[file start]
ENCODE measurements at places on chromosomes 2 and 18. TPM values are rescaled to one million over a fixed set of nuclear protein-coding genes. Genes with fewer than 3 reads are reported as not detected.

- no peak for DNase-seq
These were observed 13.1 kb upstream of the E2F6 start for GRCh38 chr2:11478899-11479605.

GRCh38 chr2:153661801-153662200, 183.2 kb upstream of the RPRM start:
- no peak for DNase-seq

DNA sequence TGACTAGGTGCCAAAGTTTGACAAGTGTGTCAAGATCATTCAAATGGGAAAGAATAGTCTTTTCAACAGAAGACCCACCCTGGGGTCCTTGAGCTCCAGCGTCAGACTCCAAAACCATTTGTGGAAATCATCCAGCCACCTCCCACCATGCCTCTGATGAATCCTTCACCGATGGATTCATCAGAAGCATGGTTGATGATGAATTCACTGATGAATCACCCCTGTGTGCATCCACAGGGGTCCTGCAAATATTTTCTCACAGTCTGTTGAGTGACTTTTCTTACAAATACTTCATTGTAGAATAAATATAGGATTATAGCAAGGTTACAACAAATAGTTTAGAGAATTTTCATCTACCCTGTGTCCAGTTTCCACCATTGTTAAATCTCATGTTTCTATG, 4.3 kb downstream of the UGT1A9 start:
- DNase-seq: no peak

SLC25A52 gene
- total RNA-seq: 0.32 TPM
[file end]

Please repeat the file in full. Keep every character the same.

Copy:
ENCODE measurements at places on chromosomes 2 and 18. TPM values are rescaled to one million over a fixed set of nuclear protein-coding genes. Genes with fewer than 3 reads are reported as not detected.

- no peak for DNase-seq
These were observed 13.1 kb upstream of the E2F6 start for GRCh38 chr2:11478899-11479605.

GRCh38 chr2:153661801-153662200, 183.2 kb upstream of the RPRM start:
- no peak for DNase-seq

DNA sequence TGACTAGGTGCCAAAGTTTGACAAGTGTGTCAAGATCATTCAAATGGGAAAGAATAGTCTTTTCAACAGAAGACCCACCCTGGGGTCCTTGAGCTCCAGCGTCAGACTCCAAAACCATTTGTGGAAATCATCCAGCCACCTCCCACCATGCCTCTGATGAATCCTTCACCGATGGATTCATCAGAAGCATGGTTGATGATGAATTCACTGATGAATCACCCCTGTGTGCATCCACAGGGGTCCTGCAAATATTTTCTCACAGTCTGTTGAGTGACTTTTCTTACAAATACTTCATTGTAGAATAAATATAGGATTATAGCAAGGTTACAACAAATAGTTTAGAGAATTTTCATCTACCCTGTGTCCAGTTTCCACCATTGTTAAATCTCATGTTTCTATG, 4.3 kb downstream of the UGT1A9 start:
- DNase-seq: no peak

SLC25A52 gene
- total RNA-seq: 0.32 TPM